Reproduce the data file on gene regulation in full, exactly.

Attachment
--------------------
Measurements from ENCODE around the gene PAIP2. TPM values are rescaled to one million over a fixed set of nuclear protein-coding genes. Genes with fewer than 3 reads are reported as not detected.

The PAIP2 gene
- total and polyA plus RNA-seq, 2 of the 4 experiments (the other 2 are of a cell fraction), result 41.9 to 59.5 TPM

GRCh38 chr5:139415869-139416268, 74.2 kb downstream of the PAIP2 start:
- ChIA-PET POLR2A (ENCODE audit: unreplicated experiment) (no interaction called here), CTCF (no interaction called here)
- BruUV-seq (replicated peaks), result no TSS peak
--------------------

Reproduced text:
Measurements from ENCODE around the gene PAIP2. TPM values are rescaled to one million over a fixed set of nuclear protein-coding genes. Genes with fewer than 3 reads are reported as not detected.

The PAIP2 gene
- total and polyA plus RNA-seq, 2 of the 4 experiments (the other 2 are of a cell fraction), result 41.9 to 59.5 TPM

GRCh38 chr5:139415869-139416268, 74.2 kb downstream of the PAIP2 start:
- ChIA-PET POLR2A (ENCODE audit: unreplicated experiment) (no interaction called here), CTCF (no interaction called here)
- BruUV-seq (replicated peaks), result no TSS peak